The American conservative is on a mission to expose the GOP’s top policy priorities in a series of essays for The American Thinker.
I have already written about how the Baby First plank in the GOP platform is not only not a “good” policy, but an insult to women and families, and how it undermines the party’s core principles.
But I have also pointed out how the plank has the potential to make a mockery of the Republican Party’s message to working-class voters.
I believe the Baby Second plank is the most important part of the GOP policy platform, and I will be publishing more of these essays throughout the week.
The Republican Party and its leaders, and particularly Speaker Paul Ryan, have not yet explained to working people what their party stands for.
And even those who have acknowledged the importance of the Baby first plank will likely be quick to claim that it is a “positive” plank, and that it “empowers working people.”
But this is an insult and an insult not only to women, but to the very working people who the Republican platform is supposed to serve.
The Baby First (or Baby Second) plank in Ryan’s platform is an assault on the working class.
Ryan, who is now a member of the Senate Budget Committee, recently told reporters that he supports the “Baby First” plank.
He added that, “I’m not in favor of [a] [new] income tax on the rich.
And I think we need to keep tax rates on the middle class low and we need the middle-class to make up for the losses in income that’s going to happen if we have the baby first.
And, of course, I also want to make sure that we have a robust safety net for people who are not able to find jobs or are not eligible for Social Security, and we’re also looking at tax credits that will make sure people don’t fall into poverty.”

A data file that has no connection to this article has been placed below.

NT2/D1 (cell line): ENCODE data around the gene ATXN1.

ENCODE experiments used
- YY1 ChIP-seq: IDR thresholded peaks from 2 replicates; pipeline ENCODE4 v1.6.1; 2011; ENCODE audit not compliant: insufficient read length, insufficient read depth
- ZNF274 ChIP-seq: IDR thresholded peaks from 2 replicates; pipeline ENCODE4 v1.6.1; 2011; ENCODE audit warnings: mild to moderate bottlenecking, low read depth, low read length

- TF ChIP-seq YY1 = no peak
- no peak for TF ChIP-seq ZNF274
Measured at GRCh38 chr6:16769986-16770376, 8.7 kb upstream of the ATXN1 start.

Ryan is talking about a new income tax and the benefits of the Child Tax Credit.
The child tax credit is designed to help families with young children.
The program is estimated to help nearly 40 million families in this country, and provides a tax credit for parents of children under the age of five.
The GOP platform does not call for the Child First plank.
But the Ryan campaign does argue that the Child first plank in a GOP platform would increase inequality and undermine the GOP Party’s promises to the working people of this country.
In a piece published in The Hill on May 18, the campaign’s senior policy adviser, Doug Heye, wrote that “the Baby First [plank] has the chance to fundamentally reshape the Republican Platform in a way that would be deeply unpopular with many working class voters and would make the Party the most conservative in modern times.”
The campaign argues that the Baby plank is an attack on the “middle class” and “the safety net.”
But the campaign fails to mention that the Ryan campaign actually opposes the Baby First plank as well.
Here is how Ryan’s campaign responds to the Ryan plank.
The Ryan campaign, the senior campaign advocate for Doug Heyes’ campaign, said, the Baby first plank is “not a good” plank.
They are the plank they oppose, and the GOP is the party they want to move into the future.
And, it is not in their best interest to do anything that would threaten their base.
What is the party they’re talking about?
The Ryan Campaign says that the Ryan party “is the party that wants to be the party of the middle income families.
We have to do what we want to do to ensure that the middle income families have the safety nets they need to recover from the [economic] crisis that’s coming today.
And if they get their way, this middle-income family is going to be struck with a huge financial trouble because they are unable to afford the”
The Ryan party wants to work with the Democratic Party to protect our middle income familes from the current cycle of economic distress and the upcoming economic sadness that we are going to see with the labor market crash next year.”
And if they get their way, this middle-income family is going to be struck with a huge financial trouble because they are unable to afford the